The global online gaming market has taken another major hit: Casino Coins has announced that its many online gaming brands will accept no new players.

“Casino Coins will no longer be accepting new customers effective May 16th, 2011,” company reps stated in an email.

This policy will be implemented for all Casino Coins brands including Caribbean Gold, English Harbour, Millionaire Casino, Silver Dollar, Slots Galore, Super Slots and VIP Slots.

Affiliates that are on a revenue share model will be paid on a quarterly basis for all players referred to Casino Coins beginning on June 1st, 2011. The revenue share earned for the month of May will be paid by June 15th, 2011 with the first quarter paid by September 15th, 2011.

If you have any concerns or questions regarding these policy changes please contact your Casino Coins representative.

The big picture
The announcement seems at first to be a reaction to Black Friday, or April 15, the day that the U.S. government seized the .com domains of the world’s largest online poker sites and blocked all American access.

That action shut down,, and in the U.S., and other online gaming companies are warily moving away from the U.S. market, as well. Last week, BetUS announced it would no longer accept U.S. players, and more are almost certain to follow as the issue continues to grab headlines and cause heated debate in circles both in and out of the gaming industry.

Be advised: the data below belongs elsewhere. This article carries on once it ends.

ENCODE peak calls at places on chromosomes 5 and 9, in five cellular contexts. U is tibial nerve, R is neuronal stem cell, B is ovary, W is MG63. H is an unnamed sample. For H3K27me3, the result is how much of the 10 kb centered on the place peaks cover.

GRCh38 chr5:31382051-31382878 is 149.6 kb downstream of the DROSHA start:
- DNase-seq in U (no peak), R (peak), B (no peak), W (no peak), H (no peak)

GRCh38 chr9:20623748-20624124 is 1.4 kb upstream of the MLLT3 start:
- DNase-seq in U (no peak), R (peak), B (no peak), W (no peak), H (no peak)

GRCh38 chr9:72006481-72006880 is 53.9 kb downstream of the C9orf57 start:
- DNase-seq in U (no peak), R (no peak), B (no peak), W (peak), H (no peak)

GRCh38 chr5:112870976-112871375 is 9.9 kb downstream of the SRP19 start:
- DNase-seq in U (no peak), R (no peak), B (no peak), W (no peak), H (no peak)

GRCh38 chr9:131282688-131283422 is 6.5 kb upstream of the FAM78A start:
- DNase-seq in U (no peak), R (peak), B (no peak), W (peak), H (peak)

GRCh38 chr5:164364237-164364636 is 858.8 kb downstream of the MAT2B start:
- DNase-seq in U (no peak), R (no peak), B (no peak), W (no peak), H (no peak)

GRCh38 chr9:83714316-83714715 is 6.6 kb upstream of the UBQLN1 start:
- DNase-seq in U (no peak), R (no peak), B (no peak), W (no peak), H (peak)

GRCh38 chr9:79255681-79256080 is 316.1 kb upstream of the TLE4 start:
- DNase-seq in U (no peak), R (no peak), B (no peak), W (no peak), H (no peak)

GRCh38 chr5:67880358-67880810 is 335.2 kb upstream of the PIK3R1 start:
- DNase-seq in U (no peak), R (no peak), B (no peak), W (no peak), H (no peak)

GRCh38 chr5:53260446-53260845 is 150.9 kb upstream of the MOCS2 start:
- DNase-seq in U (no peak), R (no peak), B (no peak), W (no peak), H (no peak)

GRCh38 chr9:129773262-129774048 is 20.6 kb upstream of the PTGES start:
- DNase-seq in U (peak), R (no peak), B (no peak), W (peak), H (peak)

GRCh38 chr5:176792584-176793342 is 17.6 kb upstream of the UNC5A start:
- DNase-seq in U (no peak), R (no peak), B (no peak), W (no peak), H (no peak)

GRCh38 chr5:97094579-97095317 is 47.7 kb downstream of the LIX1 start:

But this case is different: Casino Coins is not only exiting the U.S. market, it’s declining to accept any new players entirely, leading many to believe the company is shutting its doors for good. Longtime CAP friend Dominique has reported that the issue stems from problems with a key payment processor. CAP awaits official word of the company’s status.

The affiliate angle
Plenty of online gambling options for U.S. players do still exist, such as Bodog and sites on the Merge network (now the largest in the U.S. market). The World Series of Poker, kicking off later this month, is likely to stir renewed interest in online poker, too, as it always does.

To all those wondering just what this means for the casino affiliate industry, and what options remain available for U.S.-facing affiliates, shoot us your questions here in the comments. And thanks for staying on top of all the latest developments here at the Casino Affiliate blog.

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